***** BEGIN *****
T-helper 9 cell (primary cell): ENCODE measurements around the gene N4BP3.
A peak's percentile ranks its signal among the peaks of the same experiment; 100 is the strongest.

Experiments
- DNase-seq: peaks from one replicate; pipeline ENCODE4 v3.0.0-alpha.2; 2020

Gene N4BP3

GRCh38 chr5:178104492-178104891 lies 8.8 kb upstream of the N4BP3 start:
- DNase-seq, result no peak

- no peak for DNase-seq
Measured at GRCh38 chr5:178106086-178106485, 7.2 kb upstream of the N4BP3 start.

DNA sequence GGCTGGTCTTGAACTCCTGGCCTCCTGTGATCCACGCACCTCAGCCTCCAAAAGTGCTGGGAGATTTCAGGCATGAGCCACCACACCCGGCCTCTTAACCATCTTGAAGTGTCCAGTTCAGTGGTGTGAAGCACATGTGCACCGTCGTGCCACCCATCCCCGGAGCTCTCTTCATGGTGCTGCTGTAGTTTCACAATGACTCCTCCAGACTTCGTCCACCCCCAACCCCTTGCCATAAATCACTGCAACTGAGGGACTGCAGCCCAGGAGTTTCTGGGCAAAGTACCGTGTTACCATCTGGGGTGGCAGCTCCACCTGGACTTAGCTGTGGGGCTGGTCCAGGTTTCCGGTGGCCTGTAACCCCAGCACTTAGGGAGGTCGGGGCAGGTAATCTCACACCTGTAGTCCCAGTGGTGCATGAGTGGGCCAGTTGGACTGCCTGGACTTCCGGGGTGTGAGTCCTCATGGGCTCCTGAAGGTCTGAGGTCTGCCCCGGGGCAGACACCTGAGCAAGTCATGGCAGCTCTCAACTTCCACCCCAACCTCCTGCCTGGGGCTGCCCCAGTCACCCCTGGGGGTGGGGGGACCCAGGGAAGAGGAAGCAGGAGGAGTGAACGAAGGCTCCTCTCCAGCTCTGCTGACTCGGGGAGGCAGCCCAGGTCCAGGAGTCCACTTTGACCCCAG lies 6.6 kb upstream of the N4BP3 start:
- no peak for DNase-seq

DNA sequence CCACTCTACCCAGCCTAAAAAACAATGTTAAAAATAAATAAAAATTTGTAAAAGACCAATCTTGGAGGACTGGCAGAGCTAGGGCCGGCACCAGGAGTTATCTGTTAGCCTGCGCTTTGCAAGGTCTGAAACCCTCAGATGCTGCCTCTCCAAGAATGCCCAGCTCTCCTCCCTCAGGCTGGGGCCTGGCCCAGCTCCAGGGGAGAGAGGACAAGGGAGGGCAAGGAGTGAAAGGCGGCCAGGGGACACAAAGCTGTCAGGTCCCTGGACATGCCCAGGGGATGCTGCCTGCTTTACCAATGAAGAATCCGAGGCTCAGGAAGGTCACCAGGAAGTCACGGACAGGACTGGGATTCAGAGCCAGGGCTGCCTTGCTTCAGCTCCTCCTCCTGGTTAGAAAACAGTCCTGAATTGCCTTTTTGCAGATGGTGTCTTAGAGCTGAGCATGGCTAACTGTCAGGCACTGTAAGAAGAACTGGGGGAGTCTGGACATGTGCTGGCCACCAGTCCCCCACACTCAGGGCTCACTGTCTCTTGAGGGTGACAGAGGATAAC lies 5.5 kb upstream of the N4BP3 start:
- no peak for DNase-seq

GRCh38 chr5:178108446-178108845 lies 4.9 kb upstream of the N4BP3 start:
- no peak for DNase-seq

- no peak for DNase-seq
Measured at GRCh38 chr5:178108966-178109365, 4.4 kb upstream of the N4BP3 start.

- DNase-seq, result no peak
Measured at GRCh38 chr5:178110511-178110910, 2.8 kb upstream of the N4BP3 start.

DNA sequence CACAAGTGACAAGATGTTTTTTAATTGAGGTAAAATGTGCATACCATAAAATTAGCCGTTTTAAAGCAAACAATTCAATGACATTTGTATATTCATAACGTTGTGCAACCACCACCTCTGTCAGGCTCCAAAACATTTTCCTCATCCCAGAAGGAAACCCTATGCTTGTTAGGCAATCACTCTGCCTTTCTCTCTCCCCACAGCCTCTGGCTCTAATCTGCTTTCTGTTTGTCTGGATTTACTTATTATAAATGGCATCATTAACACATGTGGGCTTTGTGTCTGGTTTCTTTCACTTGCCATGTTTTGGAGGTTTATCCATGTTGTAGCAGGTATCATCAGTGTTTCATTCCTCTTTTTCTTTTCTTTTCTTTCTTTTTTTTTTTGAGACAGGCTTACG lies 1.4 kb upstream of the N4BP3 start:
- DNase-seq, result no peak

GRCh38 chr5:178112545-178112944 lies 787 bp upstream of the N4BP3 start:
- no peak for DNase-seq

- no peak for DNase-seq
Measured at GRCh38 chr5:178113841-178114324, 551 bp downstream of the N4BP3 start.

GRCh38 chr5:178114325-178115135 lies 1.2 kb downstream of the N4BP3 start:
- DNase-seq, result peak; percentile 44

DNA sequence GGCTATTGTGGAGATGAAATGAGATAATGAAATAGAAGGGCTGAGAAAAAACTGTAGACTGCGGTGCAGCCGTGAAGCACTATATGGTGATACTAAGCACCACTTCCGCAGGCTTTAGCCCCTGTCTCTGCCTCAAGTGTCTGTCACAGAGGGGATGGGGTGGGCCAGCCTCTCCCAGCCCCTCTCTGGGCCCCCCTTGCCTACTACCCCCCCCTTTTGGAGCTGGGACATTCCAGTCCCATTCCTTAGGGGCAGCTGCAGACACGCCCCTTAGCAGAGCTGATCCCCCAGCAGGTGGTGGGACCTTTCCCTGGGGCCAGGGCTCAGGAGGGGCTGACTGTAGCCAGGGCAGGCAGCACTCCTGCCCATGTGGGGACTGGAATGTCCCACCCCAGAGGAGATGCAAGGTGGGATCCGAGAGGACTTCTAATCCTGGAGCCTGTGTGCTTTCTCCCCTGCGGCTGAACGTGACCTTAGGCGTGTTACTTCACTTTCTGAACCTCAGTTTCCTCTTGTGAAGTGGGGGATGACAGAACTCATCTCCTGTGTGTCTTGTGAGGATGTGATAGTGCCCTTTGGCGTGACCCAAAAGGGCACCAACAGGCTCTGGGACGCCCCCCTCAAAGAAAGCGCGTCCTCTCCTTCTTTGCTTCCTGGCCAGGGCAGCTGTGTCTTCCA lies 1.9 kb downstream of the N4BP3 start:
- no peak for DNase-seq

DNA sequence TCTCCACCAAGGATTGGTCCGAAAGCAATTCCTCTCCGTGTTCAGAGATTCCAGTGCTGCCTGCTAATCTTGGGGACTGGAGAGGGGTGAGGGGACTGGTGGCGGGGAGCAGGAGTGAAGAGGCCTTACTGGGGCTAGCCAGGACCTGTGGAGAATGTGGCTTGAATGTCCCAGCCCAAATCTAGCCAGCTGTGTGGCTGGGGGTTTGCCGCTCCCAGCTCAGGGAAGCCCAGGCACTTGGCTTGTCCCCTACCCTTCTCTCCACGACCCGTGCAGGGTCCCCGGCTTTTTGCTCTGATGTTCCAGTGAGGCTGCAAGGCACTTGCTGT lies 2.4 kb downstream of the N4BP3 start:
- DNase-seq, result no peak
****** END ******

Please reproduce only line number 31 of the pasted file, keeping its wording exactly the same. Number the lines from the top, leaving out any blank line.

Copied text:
- DNase-seq, result no peak